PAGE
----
Tag Archives: Gauteng

TLT-Turbo customised ventilation solution hits the spot at South Africa mine

TLT-Turbo Africa says its customised and proactive approach to ventilation solutions, combined with a new range of auxiliary and booster fans, have provided substantial electrical cost savings to a major global gold and platinum producer.

The latest installation comes just three months after installing a customised pair of TLT-Turbo Africa’s fans at one of the miner’s South Africa sites.

TLT-Turbo Africa was approached by the ultra-deep mining operation, in Gauteng, requiring a recommendation for a suitable fan solution to be installed in a section of its mine.

“Following numerous engagements, our engineering and research and development teams set out to develop a customised solution utilising our high efficiency A&B fan range,” Vusi Madlopha, TLT-Turbo Africa Head of Sales & Business Development, said.

TLT-Turbo Africa’s solution was purpose-designed to meet the requirements of the mining operation. At the time, the operation was using multiple installations of auxiliary fans to deliver the required volume and pressure (these auxiliary fans were consuming circa-630 kWe). The mine was also operating three main surface fans, each consuming around 2 MW of power.

“The client’s main objective was to ensure that a sufficient volume of ventilating air was provided to the underground operations while reducing power consumption,” Madlopha explained. “To meet their needs, TLT-Turbo Africa was required to supply two fans, each capable of moving 71 cu.m/s of ventilating air at a pressure loss of 3,000 Pa.”

These requirements fell comfortably within the design ranges of TLT-Turbo Africa’s A&B fan offering, the company said.

Based on an assessment of the mine’s needs, the final recommendation made by TLT-Turbo Africa was for two MC1600AP-160 kW dual-stage fans from the newly launched A&B fan range (specifically 1,600 mm diameter, dual-stage fans, each fan driven by two 160 kW high-efficiency motors).

There was another challenge TLT-Turbo’s team was required to resolve; the selected fans (as per standard, off-the-shelf design) would be too large to pass freely through the shaft and horizontal infrastructure to reach their installation site.

To overcome this obstacle, TLT-Turbo Africa’s R&D team custom designed the fans to be modular thus allowing transport of the fan components through the shafts and access tunnels of the mine. Once on site, the fans were easily assembled, according to Madlopha.

The complete product offering also included broadband silencers, self-closing doors and other fan ancillaries. For this project, TLT-Turbo Africa also provided locally manufactured Direct On-line starter panels.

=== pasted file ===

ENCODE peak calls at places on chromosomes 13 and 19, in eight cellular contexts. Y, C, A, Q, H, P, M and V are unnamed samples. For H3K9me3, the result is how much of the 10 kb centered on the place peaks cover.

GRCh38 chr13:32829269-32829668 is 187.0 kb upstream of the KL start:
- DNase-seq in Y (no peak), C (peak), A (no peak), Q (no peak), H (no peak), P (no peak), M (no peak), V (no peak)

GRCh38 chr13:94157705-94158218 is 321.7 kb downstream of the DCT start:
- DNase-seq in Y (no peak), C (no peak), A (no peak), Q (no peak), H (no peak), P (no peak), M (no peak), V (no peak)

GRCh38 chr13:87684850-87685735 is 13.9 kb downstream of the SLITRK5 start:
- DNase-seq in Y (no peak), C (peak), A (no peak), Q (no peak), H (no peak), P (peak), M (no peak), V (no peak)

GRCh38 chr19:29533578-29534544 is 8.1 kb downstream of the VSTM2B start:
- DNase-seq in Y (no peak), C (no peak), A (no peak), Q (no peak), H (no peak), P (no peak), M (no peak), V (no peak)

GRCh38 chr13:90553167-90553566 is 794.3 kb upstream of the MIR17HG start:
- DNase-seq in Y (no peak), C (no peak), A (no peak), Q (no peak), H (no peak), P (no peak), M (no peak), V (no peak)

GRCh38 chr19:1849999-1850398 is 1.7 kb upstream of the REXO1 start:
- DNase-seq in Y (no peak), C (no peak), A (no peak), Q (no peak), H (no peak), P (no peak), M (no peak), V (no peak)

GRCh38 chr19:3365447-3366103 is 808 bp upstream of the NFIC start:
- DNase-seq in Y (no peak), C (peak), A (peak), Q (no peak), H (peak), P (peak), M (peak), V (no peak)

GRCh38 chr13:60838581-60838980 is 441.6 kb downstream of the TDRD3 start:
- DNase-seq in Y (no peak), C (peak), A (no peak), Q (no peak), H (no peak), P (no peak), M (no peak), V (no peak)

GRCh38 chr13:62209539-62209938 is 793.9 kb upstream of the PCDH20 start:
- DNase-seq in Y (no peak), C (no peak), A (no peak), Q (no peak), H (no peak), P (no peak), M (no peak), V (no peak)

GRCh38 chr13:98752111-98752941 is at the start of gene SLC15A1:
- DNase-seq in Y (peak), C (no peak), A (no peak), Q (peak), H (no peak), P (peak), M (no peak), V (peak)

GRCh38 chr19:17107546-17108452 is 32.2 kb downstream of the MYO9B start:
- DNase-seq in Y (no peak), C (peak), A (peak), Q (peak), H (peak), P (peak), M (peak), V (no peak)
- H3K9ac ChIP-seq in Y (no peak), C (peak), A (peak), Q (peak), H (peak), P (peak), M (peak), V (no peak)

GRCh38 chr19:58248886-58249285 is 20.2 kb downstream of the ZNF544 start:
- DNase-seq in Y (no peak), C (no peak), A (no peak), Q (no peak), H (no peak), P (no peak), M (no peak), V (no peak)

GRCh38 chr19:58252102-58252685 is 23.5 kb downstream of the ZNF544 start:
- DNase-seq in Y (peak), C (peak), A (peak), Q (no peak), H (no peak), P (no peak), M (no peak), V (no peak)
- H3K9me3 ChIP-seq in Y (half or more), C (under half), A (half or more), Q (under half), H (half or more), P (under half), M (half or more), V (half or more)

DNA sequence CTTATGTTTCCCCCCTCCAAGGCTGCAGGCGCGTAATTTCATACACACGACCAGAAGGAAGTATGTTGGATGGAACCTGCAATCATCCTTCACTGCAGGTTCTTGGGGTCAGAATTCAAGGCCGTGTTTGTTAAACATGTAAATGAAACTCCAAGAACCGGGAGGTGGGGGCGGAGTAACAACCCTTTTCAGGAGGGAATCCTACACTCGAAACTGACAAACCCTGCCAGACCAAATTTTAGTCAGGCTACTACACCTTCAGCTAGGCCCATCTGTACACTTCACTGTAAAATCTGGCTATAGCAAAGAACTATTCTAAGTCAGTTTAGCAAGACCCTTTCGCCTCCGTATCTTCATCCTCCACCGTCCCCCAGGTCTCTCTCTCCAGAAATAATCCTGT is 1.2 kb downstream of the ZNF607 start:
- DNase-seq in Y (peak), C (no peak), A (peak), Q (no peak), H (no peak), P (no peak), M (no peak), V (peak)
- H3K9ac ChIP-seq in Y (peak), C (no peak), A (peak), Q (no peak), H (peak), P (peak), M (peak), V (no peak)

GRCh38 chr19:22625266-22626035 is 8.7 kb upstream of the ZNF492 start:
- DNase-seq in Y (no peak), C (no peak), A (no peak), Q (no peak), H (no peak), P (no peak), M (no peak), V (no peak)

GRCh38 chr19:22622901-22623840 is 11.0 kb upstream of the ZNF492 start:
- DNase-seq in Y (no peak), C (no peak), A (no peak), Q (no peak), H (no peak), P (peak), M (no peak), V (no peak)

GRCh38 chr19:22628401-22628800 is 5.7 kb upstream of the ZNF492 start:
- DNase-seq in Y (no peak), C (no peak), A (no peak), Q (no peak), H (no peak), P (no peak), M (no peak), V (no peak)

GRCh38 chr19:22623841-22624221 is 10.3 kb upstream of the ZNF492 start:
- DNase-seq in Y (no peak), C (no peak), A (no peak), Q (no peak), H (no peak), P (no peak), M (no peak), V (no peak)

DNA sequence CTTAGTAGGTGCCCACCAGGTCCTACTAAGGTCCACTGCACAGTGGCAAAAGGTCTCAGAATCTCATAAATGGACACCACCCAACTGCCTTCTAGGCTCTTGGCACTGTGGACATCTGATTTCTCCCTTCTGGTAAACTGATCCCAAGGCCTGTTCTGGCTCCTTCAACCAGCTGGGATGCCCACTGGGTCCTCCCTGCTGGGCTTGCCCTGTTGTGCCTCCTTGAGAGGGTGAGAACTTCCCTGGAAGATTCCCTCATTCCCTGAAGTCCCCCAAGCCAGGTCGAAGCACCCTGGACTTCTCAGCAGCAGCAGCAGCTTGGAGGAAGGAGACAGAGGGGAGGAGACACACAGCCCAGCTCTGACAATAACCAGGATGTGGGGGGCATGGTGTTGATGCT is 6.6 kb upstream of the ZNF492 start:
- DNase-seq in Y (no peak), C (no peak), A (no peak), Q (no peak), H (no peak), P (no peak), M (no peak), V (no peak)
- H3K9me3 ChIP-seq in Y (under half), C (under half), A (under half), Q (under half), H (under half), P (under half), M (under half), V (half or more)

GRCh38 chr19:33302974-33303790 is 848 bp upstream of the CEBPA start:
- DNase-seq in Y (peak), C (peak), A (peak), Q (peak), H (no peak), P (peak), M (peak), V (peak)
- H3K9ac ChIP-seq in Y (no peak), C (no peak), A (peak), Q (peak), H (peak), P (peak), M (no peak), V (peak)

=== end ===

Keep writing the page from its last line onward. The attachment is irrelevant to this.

“TLT-Turbo Africa offered the mine a solution well suited to the tough underground mining environment,” Madlopha said. “This solution would ensure a reliable supply of ventilation within the section of the mine in which the fans were to be installed.”

Three months after the installation and commissioning of the supplied fans, conditions underground at the shaft have improved noticeably, according to Madlopha. This is particularly the case in the previously warmer upper levels.

The installation and commissioning of the TLT-Turbo Africa fans described above has allowed the mine to permanently stop and remove 14 other auxiliary fans (with a total rated power of 630 kW). In addition, the mine has also been able to permanently stop one of the main surface fans, resulting in a direct energy saving of more than 2 MW of power, providing an annual electrical cost saving of more than ZAR14 million ($921,504). The capital payback period on this project has been less than three months, according to TLT-Turbo Africa.

“With the lifespan of this project exceeding 10 years, the implied electrical cost savings of this solution are massive,” the company said.

According to Madlopha, the success of the ventilation equipment at this mine can be attributed to the innovative design of the company’s A&B fan range, and the ability of TLT-Turbo’s experts to customise these fans even further to meet client and site-specific requirements.

“The system supplied was customised and optimised for that particular operation,” Madlopha said. “The design point, layout and robust structure provided an overall fan system which is not only efficient, but also reliable.”

Multotec Manufacturing tools up Spartan facility on screening demand

Continued growth in demand for Multotec Manufacturing’s screen panels has led the company to expand and upgrade the dedicated toolroom at its manufacturing facilities in Spartan, Gauteng, in South Africa.